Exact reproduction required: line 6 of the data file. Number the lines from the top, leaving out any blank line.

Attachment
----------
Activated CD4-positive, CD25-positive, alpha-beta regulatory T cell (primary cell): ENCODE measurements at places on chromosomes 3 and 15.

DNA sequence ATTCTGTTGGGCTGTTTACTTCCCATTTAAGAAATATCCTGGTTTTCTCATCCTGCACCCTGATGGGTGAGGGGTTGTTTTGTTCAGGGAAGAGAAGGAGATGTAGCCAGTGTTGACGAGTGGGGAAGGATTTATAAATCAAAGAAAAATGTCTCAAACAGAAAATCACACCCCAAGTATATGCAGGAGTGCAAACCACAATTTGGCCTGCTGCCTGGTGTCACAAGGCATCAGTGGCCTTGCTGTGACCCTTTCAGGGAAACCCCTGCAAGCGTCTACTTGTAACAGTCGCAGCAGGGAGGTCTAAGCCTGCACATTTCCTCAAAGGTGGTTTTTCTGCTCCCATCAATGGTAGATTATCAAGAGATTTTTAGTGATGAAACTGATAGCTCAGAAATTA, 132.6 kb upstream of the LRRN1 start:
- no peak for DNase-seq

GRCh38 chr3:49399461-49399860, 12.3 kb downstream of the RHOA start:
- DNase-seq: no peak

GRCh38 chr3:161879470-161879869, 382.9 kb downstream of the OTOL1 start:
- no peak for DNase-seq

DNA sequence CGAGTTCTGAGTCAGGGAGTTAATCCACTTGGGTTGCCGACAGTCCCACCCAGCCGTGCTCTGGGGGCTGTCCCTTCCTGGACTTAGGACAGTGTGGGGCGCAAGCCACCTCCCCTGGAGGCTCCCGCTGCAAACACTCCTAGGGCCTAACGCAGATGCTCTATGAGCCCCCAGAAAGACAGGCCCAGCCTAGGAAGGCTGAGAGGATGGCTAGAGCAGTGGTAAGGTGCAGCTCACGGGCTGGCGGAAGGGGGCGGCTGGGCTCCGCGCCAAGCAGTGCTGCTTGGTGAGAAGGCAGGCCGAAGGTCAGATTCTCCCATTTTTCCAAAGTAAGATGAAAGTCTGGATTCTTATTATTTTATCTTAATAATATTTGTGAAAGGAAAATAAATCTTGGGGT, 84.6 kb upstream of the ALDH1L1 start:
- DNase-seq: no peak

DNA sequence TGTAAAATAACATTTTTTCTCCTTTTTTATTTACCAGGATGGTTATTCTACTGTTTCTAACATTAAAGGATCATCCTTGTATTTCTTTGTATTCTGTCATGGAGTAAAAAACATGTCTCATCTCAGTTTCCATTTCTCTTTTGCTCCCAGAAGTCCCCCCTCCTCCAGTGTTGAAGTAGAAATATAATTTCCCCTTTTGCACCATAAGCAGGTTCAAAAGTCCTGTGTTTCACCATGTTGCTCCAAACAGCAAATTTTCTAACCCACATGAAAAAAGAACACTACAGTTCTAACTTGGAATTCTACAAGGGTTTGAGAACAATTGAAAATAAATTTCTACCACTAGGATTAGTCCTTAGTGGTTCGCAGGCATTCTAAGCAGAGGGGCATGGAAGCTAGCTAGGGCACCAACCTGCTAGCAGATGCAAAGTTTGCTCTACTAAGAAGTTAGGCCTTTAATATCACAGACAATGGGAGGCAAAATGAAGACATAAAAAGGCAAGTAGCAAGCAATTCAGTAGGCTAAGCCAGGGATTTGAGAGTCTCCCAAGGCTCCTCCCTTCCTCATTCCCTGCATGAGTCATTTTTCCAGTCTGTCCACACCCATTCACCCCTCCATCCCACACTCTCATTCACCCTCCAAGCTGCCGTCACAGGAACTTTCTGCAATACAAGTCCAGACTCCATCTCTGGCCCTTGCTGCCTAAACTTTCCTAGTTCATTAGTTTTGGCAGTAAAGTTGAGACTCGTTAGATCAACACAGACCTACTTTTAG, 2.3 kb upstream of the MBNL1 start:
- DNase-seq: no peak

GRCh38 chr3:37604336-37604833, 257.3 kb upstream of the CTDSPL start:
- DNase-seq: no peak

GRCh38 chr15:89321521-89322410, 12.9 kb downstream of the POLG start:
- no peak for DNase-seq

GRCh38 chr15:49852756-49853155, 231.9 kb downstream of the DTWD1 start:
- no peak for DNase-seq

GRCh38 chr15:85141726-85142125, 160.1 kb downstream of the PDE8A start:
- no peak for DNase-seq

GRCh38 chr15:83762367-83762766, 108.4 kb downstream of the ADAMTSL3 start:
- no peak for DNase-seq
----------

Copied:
GRCh38 chr3:161879470-161879869, 382.9 kb downstream of the OTOL1 start: